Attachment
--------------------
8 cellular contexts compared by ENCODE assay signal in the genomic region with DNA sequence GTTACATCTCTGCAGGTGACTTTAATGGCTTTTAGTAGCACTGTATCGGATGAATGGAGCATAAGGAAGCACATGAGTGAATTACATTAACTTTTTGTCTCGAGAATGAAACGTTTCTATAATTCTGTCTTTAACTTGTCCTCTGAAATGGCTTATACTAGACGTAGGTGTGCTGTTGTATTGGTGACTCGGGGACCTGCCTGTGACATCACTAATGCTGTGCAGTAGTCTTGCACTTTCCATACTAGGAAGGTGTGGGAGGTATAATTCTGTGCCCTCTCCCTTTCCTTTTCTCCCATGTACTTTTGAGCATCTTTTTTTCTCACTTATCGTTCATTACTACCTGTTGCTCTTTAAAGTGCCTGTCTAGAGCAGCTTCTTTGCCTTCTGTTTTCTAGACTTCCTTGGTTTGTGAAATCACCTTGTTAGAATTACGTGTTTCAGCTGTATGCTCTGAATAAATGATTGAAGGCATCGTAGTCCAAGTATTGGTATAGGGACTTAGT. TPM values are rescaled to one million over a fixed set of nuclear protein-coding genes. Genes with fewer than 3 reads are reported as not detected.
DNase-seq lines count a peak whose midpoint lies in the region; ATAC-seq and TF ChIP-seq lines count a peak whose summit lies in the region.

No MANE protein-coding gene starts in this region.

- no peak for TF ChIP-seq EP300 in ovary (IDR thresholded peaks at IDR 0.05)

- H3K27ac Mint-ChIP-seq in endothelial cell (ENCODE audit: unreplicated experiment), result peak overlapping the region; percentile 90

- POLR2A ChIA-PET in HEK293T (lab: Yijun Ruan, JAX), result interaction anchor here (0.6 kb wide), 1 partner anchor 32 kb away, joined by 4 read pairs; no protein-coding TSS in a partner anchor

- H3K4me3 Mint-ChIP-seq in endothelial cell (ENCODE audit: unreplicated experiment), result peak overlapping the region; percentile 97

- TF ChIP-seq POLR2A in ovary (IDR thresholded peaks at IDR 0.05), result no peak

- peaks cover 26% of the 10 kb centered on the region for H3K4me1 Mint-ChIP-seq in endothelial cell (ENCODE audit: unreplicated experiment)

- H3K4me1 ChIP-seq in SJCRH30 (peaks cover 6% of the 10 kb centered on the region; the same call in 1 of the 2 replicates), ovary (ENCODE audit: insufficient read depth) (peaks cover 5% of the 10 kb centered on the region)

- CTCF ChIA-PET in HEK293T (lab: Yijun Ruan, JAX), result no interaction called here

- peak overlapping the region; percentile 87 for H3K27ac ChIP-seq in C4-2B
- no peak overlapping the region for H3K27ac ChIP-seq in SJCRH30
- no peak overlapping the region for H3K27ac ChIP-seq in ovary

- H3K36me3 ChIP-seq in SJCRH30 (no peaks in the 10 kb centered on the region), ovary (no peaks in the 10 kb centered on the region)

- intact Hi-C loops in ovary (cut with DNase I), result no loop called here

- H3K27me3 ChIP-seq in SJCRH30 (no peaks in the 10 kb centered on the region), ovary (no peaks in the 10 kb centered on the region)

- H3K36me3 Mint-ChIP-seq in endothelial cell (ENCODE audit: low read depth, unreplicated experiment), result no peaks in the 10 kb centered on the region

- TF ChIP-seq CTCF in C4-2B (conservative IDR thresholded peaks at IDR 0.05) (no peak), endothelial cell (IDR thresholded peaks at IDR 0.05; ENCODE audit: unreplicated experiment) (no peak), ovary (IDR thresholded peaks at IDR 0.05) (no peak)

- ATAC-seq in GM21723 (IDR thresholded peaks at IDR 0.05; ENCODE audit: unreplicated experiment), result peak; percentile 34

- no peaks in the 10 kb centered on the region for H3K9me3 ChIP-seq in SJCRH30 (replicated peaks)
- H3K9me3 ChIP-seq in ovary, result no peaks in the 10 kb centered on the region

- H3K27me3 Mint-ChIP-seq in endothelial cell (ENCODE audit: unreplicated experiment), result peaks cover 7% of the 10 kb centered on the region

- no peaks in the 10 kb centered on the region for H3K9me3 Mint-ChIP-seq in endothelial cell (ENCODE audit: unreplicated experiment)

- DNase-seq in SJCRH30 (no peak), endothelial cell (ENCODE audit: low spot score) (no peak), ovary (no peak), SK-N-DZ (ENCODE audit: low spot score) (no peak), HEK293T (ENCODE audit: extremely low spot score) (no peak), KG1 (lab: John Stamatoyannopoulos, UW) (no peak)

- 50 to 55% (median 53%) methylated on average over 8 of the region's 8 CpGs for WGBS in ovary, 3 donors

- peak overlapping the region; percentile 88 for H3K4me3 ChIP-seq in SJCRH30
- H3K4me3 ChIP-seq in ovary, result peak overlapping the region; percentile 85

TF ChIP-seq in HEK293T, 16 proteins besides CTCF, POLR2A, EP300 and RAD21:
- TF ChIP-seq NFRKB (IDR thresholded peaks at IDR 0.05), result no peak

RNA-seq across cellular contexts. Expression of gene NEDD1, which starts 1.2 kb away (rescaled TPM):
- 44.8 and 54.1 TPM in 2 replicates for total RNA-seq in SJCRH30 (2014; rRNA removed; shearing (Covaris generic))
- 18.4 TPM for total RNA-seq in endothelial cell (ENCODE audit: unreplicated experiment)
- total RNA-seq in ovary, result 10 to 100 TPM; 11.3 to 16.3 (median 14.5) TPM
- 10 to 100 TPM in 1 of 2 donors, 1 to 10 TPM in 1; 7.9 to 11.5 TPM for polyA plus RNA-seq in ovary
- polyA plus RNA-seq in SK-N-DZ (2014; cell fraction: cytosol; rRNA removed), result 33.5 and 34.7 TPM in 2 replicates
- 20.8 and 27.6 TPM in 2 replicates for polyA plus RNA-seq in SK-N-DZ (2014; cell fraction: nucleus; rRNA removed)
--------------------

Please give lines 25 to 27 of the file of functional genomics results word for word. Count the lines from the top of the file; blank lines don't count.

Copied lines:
- DNase-seq in SJCRH30 (no peak), endothelial cell (ENCODE audit: low spot score) (no peak), ovary (no peak), SK-N-DZ (ENCODE audit: low spot score) (no peak), HEK293T (ENCODE audit: extremely low spot score) (no peak), KG1 (lab: John Stamatoyannopoulos, UW) (no peak)

- 50 to 55% (median 53%) methylated on average over 8 of the region's 8 CpGs for WGBS in ovary, 3 donors

- peak overlapping the region; percentile 88 for H3K4me3 ChIP-seq in SJCRH30